Wednesday, September 10, 2014

Author Interview with Paul Levinson!

1. Hello, and welcome to my blog! To start off, what made you decide to take the plunge into the world of publishing?

For me, the act of writing strongly implies the act of publishing.  After all, why write in the first place if you don't want as many people as possible to read what you wrote?  For most of my career as an author, I've been traditionally published by major houses like Pearson and Routledge for my scholarly nonfiction, and Tor for my science fiction.  But, in 2012, I started working with a small press for my science fiction - JoSara MeDia.   Sooner or later I'll definitely self-publish as well.  It's all part of the writing process.  And my philosophy as a writer is, if it works, do it - whatever it takes to get your works to more readers and receive decent compensation.   One problem with traditional publishers is that the compensation won't make you rich, unless you're a best-selling author.  Small presses and self-publishing will give much more money per sale.

2. Tell me about your book.

Well, I have 15 books published - nine nonfiction, on the history and future of media, and six science fiction, including my Phil D'Amato series about an NYPD forensic detective with a knack for getting into strange cases, and my Sierra Waters time travel series.   I'm also writing more than one book at the same time - sometimes nonfiction and science fiction.  Critics of my media theory have said it read likes science fiction - I take that as a compliment, because I love science fiction.

3. Who/what inspired you to write?

Isaac Asimov, more than any other writer, inspired me to write science fiction and nonfiction - Asimov wrote both, and did in a riveting way.  He was a master of words, with a lean, effective style that appealed to me the instant I read it, when I was about 12 years old.  As for the what - I love the feeling of being able to create worlds that didn't quite exist before - or, in the case of my nonfiction, of being able to explain something complex in a clear way.   Some of my nonfiction books are used as text books - like New New Media - and that makes me very happy.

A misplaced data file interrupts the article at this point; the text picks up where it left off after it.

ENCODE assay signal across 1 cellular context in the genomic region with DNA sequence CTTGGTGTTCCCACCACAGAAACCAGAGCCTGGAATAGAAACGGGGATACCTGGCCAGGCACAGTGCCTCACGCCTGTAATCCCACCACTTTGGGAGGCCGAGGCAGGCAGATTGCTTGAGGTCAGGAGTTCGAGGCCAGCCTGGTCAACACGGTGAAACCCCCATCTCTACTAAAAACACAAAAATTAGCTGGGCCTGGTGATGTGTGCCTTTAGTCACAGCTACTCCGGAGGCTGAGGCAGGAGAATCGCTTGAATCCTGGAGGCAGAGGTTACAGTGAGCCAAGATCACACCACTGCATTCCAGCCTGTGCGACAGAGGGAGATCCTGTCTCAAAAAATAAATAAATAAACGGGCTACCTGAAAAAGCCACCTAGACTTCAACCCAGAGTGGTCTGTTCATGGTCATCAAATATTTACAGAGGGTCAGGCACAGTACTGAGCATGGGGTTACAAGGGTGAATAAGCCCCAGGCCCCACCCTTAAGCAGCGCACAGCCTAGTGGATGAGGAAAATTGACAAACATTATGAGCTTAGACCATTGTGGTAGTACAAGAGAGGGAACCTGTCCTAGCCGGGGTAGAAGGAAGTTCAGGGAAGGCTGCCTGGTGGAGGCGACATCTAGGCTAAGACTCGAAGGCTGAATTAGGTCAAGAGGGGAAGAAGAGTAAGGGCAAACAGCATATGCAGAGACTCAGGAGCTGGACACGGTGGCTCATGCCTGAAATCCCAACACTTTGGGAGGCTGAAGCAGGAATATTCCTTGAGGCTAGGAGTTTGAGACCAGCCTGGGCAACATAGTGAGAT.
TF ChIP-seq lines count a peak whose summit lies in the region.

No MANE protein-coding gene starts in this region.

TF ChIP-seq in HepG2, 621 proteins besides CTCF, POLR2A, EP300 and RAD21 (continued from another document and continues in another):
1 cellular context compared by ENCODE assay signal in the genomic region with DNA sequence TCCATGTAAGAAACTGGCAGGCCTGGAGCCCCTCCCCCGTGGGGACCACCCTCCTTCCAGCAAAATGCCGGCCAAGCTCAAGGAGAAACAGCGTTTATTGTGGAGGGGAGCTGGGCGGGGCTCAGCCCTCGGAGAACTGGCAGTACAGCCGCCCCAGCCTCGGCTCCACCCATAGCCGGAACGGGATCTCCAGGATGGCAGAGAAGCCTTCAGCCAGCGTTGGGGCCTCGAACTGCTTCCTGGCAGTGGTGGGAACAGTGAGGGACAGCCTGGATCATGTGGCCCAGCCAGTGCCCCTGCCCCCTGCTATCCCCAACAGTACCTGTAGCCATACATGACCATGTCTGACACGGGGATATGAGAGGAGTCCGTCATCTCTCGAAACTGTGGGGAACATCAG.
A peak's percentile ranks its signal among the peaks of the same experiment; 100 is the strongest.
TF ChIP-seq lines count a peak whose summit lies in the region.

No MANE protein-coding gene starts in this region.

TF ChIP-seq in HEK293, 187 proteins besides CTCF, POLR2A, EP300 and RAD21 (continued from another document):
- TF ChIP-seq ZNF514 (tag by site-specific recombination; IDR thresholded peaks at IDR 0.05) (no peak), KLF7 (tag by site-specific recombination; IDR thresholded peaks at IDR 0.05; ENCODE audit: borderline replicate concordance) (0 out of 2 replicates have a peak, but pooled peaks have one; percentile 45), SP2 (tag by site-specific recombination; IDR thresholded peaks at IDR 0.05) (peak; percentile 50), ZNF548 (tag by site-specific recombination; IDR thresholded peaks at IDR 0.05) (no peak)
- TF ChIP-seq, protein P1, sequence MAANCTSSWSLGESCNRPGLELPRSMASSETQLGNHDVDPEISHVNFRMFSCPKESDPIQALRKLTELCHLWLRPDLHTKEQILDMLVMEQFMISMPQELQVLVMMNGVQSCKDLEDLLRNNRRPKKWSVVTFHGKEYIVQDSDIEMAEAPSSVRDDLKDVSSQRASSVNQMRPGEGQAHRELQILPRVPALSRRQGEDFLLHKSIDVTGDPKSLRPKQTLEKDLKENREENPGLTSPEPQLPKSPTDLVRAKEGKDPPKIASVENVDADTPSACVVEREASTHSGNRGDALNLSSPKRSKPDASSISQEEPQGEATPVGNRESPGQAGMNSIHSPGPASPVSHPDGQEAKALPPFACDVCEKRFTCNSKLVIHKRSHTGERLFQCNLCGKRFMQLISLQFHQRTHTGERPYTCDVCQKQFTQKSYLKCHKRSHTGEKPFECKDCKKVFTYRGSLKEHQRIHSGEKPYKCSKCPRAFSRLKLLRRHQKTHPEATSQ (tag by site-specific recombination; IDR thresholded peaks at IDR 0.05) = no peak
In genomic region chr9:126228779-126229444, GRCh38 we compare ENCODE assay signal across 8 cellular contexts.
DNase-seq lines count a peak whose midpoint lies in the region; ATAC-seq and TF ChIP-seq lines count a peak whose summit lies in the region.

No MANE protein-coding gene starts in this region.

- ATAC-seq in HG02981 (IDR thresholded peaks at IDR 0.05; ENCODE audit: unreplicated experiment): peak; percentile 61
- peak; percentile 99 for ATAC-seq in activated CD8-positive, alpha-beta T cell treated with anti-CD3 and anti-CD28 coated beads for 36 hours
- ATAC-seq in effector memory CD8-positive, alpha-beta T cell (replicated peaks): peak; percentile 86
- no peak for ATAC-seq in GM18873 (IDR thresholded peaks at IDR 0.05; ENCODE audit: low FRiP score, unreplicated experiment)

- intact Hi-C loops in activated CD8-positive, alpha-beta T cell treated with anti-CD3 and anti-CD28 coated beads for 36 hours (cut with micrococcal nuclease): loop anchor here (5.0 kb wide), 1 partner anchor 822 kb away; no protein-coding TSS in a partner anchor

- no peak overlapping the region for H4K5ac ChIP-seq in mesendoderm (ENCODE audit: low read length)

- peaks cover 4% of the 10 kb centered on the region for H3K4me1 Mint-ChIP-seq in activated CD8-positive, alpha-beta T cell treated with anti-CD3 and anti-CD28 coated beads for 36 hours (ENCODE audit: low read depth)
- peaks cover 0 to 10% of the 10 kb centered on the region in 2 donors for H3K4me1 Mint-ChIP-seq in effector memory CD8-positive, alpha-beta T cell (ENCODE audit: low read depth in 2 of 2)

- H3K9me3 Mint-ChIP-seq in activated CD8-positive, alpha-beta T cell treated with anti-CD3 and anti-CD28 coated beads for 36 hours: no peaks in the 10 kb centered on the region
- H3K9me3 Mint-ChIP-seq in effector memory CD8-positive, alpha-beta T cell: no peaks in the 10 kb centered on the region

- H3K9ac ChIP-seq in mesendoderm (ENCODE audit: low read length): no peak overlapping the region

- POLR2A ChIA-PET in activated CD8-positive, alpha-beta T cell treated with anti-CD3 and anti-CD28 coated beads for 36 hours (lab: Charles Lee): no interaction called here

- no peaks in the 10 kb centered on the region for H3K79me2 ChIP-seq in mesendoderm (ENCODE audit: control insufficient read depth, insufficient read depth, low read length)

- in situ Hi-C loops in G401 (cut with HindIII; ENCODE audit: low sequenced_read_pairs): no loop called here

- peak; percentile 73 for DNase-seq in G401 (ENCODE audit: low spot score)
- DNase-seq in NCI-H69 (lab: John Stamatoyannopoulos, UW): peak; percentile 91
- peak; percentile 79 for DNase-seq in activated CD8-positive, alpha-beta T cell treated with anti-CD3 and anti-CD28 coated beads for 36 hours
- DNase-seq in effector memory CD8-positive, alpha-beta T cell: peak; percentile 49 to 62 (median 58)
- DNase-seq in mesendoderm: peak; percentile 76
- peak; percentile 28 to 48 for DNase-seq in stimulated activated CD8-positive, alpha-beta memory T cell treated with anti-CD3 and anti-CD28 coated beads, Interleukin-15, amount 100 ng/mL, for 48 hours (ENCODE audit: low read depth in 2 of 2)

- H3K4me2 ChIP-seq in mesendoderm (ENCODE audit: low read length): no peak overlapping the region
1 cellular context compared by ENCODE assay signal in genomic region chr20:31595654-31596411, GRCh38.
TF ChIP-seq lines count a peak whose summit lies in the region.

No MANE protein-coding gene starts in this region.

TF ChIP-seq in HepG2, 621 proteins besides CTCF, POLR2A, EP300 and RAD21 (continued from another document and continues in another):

4. I see one of your series involves time travel back to the time of Socrates. Very interesting concept. Did this require a lot of research?

The Plot to Save Socrates took a huge amount of research.  Part of it was done over the years, since I was a student in college in a philosophy class, and became interested in why Socrates insisted on drinking the hemlock when he had been given a chance to escape by his friend Crito.   But as I was writing the novel, and began including real characters, I spent days in libraries  doing research - lots of material about ancient philosophers, when I was writing the novel in 2004-5, wasn't yet online.  But the research was fun!

5. What sci-fi writers would you say have most influenced your writing?

Well, I already mentioned Asimov.  Others would be Robert Heinlein, Arthur C. Clarke, James Blish, and Alfred Bester -  and of course H. G. Wells and Jules Verne - I've loved the masters of science fiction.
6. What do you do when you're not writing?
I'm a Professor of Communication and Media Studies at Fordham University, so I do a lot of talking when I'm not writing.  I'm also interviewed a lot on television and radio - here's a YouTube page with a lot of my interviews - And, for fun and relaxation, I swim about 20 laps a day, garden, and have a goldfish. And family is the most important of my life.

7. Any books we should be expecting from you soon?

I just finished writing Chronica - the third novel in the Sierra Waters series.  It should be published in about a month, and available for pre-order on Amazon sooner than that.  I just need to give it one more read-through.   I'm also writing a 4th Phil D'Amato novel.

Off-beat questions

1. You have written about time travel. If you could travel through time, what time period would you travel to, and why?

Today I would say the 1890s, because that's where a lot of Chronica takes place.  But tomorrow I might say someplace else.   Any place in the past would be fabulously interesting to me.  And, then, we have future ...

2. You also have written non-fiction about the digital age. What do you find the be the most interesting aspect of the digital age, and where do you think it will lead us?

As I explain in New New Media, the most revolutionary aspect of the digital age is that every consumer can become a producer - that's what Kindle publishing is all about, where any reader can become a published author; that's what Wikipedia is all about, where the articles can be written by anyone;  that's what YouTube is about, where people put up home videos all the time.  For the first time in human history, writers and speakers and photographers don't need to get anyone's permission to get their work out to the world.  That's a great step forward for humanity.

No comments:

Post a Comment